Detroit Heals Detroit is aware of the impact that interpersonal racism has on mental health. They have committed to focusing on “collective practices that can impact and transform the consequences of oppression on our bodies, hearts and minds.” Working hard to transform the negative consequences of interpersonal racism into a healing and learning experience for both the individual and the community.

In their Youth-Led Healing Hub, the mission is to “lead community healing and learn strategies to advocate for ourselves and others, to deepen our own and others knowledge, & to illuminate the lives we live and the worlds we are a part of.” Through advocacy and elevation of these traumatic experiences, the entire youth group learns to interact in the world differently. Detroit Heals Detroit is taking a leadership role in community healing and creating a space for collective growth.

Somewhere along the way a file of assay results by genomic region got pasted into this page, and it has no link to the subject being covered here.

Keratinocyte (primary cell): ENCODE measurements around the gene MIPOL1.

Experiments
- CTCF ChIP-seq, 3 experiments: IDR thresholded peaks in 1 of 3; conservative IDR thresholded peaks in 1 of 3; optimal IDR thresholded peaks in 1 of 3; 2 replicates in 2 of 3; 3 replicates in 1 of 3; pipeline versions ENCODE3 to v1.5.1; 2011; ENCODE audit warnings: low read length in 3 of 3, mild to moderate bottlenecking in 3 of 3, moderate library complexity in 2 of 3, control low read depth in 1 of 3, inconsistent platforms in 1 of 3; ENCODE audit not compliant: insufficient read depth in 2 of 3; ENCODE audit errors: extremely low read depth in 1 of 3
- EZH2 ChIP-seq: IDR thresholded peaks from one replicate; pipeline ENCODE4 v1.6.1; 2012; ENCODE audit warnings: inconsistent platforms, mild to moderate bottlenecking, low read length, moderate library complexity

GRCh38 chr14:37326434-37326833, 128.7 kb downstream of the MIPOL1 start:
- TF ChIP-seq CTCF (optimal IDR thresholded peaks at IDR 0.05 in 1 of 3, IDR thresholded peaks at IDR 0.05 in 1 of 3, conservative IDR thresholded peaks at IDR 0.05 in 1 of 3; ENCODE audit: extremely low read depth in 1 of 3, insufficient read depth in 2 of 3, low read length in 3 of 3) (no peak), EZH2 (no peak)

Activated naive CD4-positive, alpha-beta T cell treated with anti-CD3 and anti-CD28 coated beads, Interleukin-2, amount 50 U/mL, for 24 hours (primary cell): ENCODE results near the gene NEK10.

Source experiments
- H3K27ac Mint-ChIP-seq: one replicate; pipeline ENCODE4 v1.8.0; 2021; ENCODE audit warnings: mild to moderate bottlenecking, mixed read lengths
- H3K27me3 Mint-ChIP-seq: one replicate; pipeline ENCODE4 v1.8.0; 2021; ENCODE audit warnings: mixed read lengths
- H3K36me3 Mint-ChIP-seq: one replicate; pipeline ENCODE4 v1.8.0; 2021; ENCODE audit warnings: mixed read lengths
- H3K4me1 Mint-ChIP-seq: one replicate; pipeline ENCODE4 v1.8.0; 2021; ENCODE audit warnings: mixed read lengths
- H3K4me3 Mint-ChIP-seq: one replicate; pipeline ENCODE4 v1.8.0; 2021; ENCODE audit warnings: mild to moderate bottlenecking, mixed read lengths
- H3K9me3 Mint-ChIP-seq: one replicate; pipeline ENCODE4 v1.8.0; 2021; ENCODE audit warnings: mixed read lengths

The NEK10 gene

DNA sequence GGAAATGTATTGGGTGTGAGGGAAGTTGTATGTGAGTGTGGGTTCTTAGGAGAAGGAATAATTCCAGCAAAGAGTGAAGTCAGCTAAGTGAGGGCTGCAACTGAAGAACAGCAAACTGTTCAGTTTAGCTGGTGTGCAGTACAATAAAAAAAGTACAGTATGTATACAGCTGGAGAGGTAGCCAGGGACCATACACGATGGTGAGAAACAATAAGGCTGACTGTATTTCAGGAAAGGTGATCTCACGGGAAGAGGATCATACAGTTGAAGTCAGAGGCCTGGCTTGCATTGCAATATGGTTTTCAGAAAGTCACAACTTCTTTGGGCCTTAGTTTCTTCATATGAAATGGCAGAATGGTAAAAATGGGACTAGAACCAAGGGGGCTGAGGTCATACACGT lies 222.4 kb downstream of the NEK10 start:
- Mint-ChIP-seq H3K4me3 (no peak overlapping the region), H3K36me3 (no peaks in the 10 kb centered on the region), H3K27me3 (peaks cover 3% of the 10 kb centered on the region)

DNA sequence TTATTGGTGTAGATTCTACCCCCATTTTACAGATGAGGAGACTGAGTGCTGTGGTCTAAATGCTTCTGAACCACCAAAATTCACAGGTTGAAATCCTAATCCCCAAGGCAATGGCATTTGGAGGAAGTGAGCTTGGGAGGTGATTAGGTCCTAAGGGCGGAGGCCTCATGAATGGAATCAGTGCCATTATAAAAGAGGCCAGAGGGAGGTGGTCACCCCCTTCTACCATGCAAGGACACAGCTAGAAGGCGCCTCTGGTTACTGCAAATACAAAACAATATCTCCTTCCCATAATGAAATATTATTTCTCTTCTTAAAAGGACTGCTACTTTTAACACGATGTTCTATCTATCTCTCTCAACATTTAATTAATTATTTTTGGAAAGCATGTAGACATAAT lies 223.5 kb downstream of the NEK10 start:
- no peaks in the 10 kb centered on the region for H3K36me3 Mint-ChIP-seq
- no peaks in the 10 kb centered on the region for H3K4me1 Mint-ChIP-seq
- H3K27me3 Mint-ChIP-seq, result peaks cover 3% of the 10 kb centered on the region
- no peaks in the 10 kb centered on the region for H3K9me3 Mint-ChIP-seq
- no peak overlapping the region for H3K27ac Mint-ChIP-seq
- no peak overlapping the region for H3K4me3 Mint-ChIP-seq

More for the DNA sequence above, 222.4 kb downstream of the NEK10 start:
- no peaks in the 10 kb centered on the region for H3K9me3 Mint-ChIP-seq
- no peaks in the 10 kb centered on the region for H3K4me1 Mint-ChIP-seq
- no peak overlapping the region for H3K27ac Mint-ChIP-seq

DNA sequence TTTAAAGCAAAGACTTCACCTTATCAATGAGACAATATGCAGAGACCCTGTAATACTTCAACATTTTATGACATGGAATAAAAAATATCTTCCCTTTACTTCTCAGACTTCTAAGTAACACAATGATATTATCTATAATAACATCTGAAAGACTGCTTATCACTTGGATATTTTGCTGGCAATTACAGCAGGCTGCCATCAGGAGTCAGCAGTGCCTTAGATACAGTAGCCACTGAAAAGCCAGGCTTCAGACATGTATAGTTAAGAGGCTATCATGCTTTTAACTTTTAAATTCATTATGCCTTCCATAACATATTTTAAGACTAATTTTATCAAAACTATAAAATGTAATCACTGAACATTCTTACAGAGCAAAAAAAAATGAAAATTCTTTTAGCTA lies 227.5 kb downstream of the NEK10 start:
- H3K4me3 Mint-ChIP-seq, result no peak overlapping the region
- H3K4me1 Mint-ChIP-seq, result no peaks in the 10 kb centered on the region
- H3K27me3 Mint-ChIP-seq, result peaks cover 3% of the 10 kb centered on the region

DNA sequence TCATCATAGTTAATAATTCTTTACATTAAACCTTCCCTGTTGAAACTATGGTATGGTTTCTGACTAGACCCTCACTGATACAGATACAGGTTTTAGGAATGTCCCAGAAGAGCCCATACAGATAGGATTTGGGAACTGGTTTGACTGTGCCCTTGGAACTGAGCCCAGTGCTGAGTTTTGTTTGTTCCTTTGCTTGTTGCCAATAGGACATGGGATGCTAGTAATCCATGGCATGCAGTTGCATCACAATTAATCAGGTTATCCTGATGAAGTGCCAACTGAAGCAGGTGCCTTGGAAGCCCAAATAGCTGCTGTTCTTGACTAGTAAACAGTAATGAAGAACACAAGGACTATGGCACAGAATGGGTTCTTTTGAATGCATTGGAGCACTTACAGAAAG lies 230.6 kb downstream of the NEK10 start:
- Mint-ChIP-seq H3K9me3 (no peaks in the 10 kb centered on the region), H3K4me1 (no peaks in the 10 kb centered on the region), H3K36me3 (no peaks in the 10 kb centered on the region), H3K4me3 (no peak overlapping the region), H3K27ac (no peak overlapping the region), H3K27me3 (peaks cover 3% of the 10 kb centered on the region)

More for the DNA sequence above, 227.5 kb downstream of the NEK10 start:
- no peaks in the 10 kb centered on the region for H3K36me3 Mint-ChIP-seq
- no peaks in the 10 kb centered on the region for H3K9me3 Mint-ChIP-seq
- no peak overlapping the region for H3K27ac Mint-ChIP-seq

Detroit Heals Detroit gives us the opportunity to stand up against racist trauma. By creating the space to listen to one another and address interpersonal racism, this organization is actively healing the collective. The REF encourages these tough discussions for the betterment of the entire community.

Freeing Pregnant Women from Institutional Racism

Racism is not just held by individuals— even our institutions can be racist. Institutional racism refers to discriminatory treatment, unfair practices, and inequitable opportunities that routinely produce advantages for White people and disadvantages for people of color. Individuals within the institution are not just internalizing racism or having interpersonal racist moments, but instead they take on the power of the institution to carry out racial inequalities.

Hospitals are a glaring example of institutional racism, where we see inequitable opportunities, discriminatory treatment, and unfair policies contribute to the loss of life for Black women and children. There is a great divide in the quality-of-care Black women routinely experience, with increased risks and mortality during pregnancy and childbirth. According to the CDC, Black women are 3x more likely to die from a pregnancy-related cause than White women.